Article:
If you are one of 20 children, you need something to set yourself apart. Edouard Beaupré did it by growing to 8 feet 2 ½ inches. Born in 1881 in Willow Bunch in Saskatchewan, Canada, he reached 7 feet 1 inch by the time he turned 17. As a teen, he was a skilled equestrian who dreamed of becoming a cowboy. Sadly, it was impossible; his legs soon touched the ground even when he was astride the tallest horse. Calling himself the “Willow Bunch Giant,” he turned to the circus to make a living. He toured North America, taking on challengers in wrestling matches and performing feats of strength. His showstopper was lifting 900-pound horses over his shoulders or head.
After contracting tuberculosis, Beaupré died in 1904 at the World’s Fair in St. Louis. His father arrived from Canada to retrieve the body, but the expense of shipping his son home was too great. Beaupré’s father hoped the circus would bury his son. It didn’t. Rather, it embalmed Beaupré and put him on display. Three years later, the University of Montreal claimed the body for medical research. Relatives convinced the university to cremate the body in 1989.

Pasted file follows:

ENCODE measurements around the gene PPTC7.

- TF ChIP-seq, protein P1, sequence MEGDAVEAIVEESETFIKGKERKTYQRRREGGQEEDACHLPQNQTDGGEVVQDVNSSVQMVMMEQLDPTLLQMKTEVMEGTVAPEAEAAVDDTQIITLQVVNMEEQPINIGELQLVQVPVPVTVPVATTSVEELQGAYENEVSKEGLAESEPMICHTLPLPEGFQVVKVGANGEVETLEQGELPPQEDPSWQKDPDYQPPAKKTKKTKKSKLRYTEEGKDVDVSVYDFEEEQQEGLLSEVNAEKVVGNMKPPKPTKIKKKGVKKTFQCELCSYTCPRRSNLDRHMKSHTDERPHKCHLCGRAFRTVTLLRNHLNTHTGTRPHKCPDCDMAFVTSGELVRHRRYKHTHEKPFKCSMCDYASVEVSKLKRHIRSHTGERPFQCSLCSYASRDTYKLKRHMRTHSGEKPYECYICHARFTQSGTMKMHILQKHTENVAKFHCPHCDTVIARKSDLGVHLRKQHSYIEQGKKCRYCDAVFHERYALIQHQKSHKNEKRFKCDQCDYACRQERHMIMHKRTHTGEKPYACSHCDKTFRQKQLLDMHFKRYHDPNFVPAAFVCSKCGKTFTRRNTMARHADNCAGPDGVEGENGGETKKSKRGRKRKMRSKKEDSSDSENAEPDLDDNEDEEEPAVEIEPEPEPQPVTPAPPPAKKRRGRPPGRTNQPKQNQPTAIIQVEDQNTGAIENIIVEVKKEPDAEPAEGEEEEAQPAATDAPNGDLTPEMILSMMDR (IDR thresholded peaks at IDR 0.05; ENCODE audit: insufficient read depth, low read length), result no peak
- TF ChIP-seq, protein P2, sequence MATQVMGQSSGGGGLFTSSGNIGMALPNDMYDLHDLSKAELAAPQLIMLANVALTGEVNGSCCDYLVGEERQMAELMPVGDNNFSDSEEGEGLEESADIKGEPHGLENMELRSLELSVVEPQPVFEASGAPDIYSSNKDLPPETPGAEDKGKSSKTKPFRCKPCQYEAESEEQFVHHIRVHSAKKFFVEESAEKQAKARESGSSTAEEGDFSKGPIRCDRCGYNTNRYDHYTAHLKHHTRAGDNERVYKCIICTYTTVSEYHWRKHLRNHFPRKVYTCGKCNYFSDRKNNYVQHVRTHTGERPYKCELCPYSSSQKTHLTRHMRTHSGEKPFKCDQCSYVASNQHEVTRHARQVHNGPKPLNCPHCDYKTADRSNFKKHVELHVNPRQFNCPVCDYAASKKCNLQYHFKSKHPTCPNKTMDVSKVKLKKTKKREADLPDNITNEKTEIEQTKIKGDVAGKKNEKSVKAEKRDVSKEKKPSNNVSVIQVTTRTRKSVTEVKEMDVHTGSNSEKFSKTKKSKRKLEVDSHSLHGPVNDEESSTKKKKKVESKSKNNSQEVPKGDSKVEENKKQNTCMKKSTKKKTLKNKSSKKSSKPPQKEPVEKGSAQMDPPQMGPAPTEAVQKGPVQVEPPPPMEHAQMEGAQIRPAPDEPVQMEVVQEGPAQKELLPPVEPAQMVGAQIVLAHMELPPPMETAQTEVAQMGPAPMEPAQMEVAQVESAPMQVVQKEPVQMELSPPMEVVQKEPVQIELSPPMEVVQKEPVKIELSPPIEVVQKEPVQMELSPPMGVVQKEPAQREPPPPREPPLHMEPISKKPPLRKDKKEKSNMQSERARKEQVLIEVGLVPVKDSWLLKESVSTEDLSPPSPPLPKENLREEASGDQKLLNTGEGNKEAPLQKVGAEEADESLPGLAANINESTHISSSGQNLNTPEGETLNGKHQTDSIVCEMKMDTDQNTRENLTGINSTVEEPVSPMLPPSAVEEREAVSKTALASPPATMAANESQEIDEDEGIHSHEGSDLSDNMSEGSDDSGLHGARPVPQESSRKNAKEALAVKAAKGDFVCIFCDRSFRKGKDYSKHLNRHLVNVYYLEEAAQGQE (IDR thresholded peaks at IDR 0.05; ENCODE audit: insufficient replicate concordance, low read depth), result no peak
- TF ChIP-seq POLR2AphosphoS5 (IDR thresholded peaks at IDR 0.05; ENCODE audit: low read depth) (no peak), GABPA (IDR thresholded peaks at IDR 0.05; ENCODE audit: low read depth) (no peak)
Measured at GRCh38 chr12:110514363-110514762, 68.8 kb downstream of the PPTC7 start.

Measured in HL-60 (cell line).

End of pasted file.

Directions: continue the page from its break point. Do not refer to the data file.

Subsequently, an urn carrying the Willow Bunch Giant’s ashes was buried in his hometown in 1990.